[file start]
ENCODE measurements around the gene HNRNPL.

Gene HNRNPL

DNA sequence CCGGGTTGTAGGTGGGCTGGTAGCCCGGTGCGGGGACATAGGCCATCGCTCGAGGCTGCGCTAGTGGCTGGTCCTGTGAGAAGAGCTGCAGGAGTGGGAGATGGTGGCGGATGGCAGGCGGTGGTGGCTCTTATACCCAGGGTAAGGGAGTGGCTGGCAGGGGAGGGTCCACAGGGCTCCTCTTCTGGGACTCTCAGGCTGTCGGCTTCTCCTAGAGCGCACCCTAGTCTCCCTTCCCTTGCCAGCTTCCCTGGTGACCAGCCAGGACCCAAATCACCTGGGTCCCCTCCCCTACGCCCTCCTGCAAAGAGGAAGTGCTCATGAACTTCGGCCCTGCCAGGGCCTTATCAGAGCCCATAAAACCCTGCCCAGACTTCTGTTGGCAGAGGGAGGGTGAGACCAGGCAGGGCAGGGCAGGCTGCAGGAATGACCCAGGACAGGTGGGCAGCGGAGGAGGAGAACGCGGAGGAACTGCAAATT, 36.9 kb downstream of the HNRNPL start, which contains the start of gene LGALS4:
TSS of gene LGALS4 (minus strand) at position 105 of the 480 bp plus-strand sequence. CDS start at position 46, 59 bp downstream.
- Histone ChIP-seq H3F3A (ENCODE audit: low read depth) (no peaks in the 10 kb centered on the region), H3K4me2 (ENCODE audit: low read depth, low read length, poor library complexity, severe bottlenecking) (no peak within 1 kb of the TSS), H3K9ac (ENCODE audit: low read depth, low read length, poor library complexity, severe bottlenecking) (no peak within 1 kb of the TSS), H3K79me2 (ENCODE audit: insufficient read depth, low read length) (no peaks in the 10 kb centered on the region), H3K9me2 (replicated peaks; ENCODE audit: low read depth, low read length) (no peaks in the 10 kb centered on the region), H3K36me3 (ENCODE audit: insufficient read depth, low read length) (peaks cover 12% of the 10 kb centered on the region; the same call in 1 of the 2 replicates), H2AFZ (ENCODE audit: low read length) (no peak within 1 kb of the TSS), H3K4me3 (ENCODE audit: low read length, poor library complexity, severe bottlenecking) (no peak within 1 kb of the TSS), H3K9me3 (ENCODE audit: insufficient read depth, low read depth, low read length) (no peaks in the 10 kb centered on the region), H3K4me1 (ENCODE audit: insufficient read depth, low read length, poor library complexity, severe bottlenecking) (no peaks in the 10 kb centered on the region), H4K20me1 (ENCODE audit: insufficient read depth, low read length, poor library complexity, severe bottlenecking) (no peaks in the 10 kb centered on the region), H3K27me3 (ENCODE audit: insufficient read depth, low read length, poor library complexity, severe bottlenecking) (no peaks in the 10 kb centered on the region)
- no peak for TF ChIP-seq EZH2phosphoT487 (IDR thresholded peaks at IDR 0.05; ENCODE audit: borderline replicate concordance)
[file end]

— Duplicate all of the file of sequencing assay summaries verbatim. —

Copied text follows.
ENCODE measurements around the gene HNRNPL.

Gene HNRNPL

DNA sequence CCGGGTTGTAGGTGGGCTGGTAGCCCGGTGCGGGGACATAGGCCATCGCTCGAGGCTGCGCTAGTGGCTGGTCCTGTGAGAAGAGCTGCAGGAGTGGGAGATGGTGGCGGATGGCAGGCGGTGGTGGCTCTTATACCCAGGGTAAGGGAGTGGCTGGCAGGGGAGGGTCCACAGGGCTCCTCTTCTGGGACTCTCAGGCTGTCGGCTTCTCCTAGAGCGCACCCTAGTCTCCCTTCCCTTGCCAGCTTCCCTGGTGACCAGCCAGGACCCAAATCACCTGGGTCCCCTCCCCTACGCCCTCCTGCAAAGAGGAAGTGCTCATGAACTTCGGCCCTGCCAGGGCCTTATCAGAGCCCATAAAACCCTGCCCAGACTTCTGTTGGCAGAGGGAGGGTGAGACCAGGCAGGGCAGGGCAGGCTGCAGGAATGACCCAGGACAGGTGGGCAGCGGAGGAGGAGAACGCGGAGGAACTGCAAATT, 36.9 kb downstream of the HNRNPL start, which contains the start of gene LGALS4:
TSS of gene LGALS4 (minus strand) at position 105 of the 480 bp plus-strand sequence. CDS start at position 46, 59 bp downstream.
- Histone ChIP-seq H3F3A (ENCODE audit: low read depth) (no peaks in the 10 kb centered on the region), H3K4me2 (ENCODE audit: low read depth, low read length, poor library complexity, severe bottlenecking) (no peak within 1 kb of the TSS), H3K9ac (ENCODE audit: low read depth, low read length, poor library complexity, severe bottlenecking) (no peak within 1 kb of the TSS), H3K79me2 (ENCODE audit: insufficient read depth, low read length) (no peaks in the 10 kb centered on the region), H3K9me2 (replicated peaks; ENCODE audit: low read depth, low read length) (no peaks in the 10 kb centered on the region), H3K36me3 (ENCODE audit: insufficient read depth, low read length) (peaks cover 12% of the 10 kb centered on the region; the same call in 1 of the 2 replicates), H2AFZ (ENCODE audit: low read length) (no peak within 1 kb of the TSS), H3K4me3 (ENCODE audit: low read length, poor library complexity, severe bottlenecking) (no peak within 1 kb of the TSS), H3K9me3 (ENCODE audit: insufficient read depth, low read depth, low read length) (no peaks in the 10 kb centered on the region), H3K4me1 (ENCODE audit: insufficient read depth, low read length, poor library complexity, severe bottlenecking) (no peaks in the 10 kb centered on the region), H4K20me1 (ENCODE audit: insufficient read depth, low read length, poor library complexity, severe bottlenecking) (no peaks in the 10 kb centered on the region), H3K27me3 (ENCODE audit: insufficient read depth, low read length, poor library complexity, severe bottlenecking) (no peaks in the 10 kb centered on the region)
- no peak for TF ChIP-seq EZH2phosphoT487 (IDR thresholded peaks at IDR 0.05; ENCODE audit: borderline replicate concordance)